JIS News

June is Road Safety Month and in the period leading up to this observance, much attention will be focused on the many pedestrian crossings across Jamaica.
Within the next few months, the National Works Agency (NWA), the organization with responsibility for planning, building and maintaining a reliable, safe and efficient main road network, will commence upgrading work on the nation’s approximately 370 pedestrian crossings.
Stephen Shaw, Manager of Planning and Research at the NWA, while speaking at the launch of World Health Day and Labour Day activities recently at Excelsior Community College in Kingston, explained that the scope of work would entail brightening/repainting the crossings, most of which are faded. In addition, he said, proper signage would be put in “to indicate to the motorists that there is a pedestrian crossing on approach and they should be cautious when proceeding”.
Meanwhile, Patrick Rose, Director of Planning and Research, said that there were constant demands for more pedestrian crossings to be put in place and the NWA had developed guidelines to ensure the safety of the wider public and to guide the installation of pedestrian crossings.
“The first thing, and this is very important, is that no pedestrian crossing should be placed on any road by any civic group or agency without prior permission or approval from the road authority,” outlined Mr. Rose.
The guidelines are that:
– Pedestrian crossings will be marked at all signalised intersections.
– Unsignalised mid-block pedestrian crossings will not be allowed over more than two lanes of traffic.
– Unsignalised mid-block pedestrian crossings will not be placed within 300 metres of a signalised intersection.
– Priority consideration will be given to pedestrian crossings in front of schools and hospitals.
– Authorised pedestrian crossings must be maintained by the relevant road authorities at all times.
– Every effort must be made by the road authorities to ensure that the location of pedestrian crossings on any given road represents the safest possible location for pedestrians to cross along that road.
– Pedestrian crossings must connect to established sidewalks at both ends.
– The placement of overhead pedestrian bridges across busy corridors must be warranted and every effort taken to enforce their use by pedestrians.
– The road authority MUST SUPERVISE the placement of all pedestrian crossings.
– The road authorities must maintain an inventory of all pedestrian crossings.
“These are the policies which we now have in place and will be enforcing as of now, for all pedestrian crossings,” Mr. Rose stressed.
In addition, the gazetted (December 1999) dimensions for pedestrian crossings, provide that the markings must be two parallel continuous lines, not less than 0.15 metre and not greater than 0.2 metre wide, drawn across the roadway and in between, white stripes 0.6 metre wide and 0.6 metre apart. Across the approaches to the pedestrian crossing shall be a stop line at a distance not less than 3 metres and not greater than 5 metres.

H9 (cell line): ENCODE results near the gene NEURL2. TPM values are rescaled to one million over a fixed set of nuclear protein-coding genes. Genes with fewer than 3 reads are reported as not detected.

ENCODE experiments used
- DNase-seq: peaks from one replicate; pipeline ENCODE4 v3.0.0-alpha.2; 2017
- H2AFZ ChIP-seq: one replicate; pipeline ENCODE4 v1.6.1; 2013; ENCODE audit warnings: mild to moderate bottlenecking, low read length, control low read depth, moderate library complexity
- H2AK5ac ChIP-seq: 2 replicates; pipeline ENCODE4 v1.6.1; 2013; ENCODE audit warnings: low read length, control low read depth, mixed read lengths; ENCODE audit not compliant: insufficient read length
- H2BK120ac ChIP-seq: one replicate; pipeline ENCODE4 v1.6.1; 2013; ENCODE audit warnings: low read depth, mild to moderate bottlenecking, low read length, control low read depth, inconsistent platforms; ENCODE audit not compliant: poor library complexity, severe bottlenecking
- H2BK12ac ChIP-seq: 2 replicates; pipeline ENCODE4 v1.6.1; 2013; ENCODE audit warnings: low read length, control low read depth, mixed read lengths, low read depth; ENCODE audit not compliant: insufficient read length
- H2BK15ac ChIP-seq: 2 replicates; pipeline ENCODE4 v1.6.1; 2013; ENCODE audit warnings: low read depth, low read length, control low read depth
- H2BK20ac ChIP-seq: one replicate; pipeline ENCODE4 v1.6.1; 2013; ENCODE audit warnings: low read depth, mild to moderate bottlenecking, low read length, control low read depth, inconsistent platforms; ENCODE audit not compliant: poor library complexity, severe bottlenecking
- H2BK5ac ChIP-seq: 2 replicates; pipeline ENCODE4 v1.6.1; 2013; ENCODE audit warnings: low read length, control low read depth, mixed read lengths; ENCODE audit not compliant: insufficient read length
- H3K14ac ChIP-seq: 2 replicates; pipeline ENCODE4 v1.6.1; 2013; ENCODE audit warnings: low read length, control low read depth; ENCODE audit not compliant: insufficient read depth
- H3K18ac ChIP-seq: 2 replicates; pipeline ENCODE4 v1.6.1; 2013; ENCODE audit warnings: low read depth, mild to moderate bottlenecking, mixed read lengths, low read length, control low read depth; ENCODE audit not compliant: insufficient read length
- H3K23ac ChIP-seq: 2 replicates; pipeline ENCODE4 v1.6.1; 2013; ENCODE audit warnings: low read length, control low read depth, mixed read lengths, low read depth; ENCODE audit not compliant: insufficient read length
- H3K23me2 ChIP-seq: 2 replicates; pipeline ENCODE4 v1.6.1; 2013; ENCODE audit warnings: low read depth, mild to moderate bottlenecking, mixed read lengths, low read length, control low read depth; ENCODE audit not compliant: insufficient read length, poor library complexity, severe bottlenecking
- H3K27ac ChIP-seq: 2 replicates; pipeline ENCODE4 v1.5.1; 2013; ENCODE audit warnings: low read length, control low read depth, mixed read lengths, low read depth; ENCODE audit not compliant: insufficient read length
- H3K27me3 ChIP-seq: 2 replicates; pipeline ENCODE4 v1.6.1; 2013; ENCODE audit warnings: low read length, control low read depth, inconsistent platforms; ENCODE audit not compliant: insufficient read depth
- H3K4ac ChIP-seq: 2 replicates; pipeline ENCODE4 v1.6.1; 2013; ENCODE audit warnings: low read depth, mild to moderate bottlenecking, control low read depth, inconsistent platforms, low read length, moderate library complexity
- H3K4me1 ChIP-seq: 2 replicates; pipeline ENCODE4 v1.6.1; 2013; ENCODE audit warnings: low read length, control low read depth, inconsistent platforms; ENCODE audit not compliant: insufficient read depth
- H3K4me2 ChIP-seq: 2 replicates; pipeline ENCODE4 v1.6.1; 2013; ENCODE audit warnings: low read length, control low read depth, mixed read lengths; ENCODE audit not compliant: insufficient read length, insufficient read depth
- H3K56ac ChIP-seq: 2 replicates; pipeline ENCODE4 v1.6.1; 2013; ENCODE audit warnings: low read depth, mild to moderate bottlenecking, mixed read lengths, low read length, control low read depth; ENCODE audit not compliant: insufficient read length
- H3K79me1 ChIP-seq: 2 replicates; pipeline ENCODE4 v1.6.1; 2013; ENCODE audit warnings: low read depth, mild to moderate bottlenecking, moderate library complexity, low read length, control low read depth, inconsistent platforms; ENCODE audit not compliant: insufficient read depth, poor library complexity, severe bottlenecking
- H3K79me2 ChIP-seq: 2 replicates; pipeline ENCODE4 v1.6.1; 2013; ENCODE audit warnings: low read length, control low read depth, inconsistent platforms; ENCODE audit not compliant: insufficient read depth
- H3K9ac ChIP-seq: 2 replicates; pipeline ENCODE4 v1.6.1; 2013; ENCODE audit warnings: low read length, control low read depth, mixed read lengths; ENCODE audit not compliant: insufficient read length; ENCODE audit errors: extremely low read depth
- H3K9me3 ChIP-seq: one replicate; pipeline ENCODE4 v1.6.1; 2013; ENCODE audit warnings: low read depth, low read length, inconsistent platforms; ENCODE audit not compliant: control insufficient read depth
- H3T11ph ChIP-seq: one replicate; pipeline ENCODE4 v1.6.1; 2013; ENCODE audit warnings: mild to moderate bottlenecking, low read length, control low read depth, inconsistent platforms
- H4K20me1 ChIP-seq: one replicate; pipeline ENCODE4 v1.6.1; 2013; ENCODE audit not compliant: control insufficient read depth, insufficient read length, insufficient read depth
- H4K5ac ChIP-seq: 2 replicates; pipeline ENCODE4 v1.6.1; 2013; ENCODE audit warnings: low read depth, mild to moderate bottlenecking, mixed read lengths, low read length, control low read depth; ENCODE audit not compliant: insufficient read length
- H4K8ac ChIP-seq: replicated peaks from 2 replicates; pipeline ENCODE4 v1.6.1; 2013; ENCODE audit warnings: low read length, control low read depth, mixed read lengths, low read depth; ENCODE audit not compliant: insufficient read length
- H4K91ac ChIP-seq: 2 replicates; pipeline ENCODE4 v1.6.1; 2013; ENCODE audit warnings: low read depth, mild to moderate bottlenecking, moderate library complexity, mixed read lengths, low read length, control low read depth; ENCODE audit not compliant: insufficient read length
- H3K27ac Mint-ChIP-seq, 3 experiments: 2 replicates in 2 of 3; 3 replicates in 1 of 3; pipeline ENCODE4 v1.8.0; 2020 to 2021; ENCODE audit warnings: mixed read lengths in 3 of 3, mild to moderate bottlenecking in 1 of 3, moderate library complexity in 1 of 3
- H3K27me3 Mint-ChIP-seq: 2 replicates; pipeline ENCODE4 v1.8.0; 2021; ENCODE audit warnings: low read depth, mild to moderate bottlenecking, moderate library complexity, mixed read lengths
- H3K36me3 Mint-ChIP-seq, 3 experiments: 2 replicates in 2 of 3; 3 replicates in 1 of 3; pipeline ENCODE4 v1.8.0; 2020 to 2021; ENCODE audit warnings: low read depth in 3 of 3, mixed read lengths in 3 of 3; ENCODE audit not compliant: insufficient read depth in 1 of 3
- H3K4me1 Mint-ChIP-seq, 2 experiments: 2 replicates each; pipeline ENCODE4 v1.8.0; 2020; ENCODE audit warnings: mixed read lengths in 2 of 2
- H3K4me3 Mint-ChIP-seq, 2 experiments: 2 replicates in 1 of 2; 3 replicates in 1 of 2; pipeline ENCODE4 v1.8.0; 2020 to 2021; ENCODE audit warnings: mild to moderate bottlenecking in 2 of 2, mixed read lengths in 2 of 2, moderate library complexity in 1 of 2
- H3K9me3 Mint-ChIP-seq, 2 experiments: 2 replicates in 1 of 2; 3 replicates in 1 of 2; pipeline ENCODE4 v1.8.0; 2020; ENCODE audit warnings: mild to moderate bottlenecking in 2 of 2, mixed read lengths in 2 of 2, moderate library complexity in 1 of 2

Commenting on the practice of painting pedestrian crossings in yellow and white, Mr. Shaw urged that this be discontinued immediately as “the colour of these road markings must be white.” Also, the appropriate signage must accompany pedestrian crossings to ensure the safety of all road users.
“In addition to the crossings, there should be signage mounted on the sidewalks, on either end of the crossing, with either the yellow beacon ball, which may be illuminated, or other pedestrian crossing signs,” he continued.
Opposition Spokesman on Transport, Mike Henry while noting the contribution of civic and community groups in ensuring the safety of pedestrians, cautioned the public to seek the proper guidance before embarking on any road safety initiatives.
“As we [look to] celebrate Labour Day.and road safety is the importance…we will find enthusiastic communities painting pedestrian crossings. They are painting them incorrectly in size of depth, width and where they should be located.and they are not proper warnings to the motorists,” Mr. Henry said.
In his comments, Dr. Ken Baugh, the Opposition Spokesman on Health, said that “death and disabilities from road traffic accidents have become a world epidemic of alarming proportions, rivalling diseases and wars,” and urged “government, opposition and users of the road, especially drivers, pedestrians, parent-teacher associations, citizens associations, and other organisations in civil society” to work together to prevent road traffic accidents.
“The pedestrian has a responsibility at nights, to ensure that he or she wears the proper type clothing -lighter clothing that can be easily seen by motorists,” emphasised Mr. Rose. “Safety on our roads begins with you the travelling public,” he stated.

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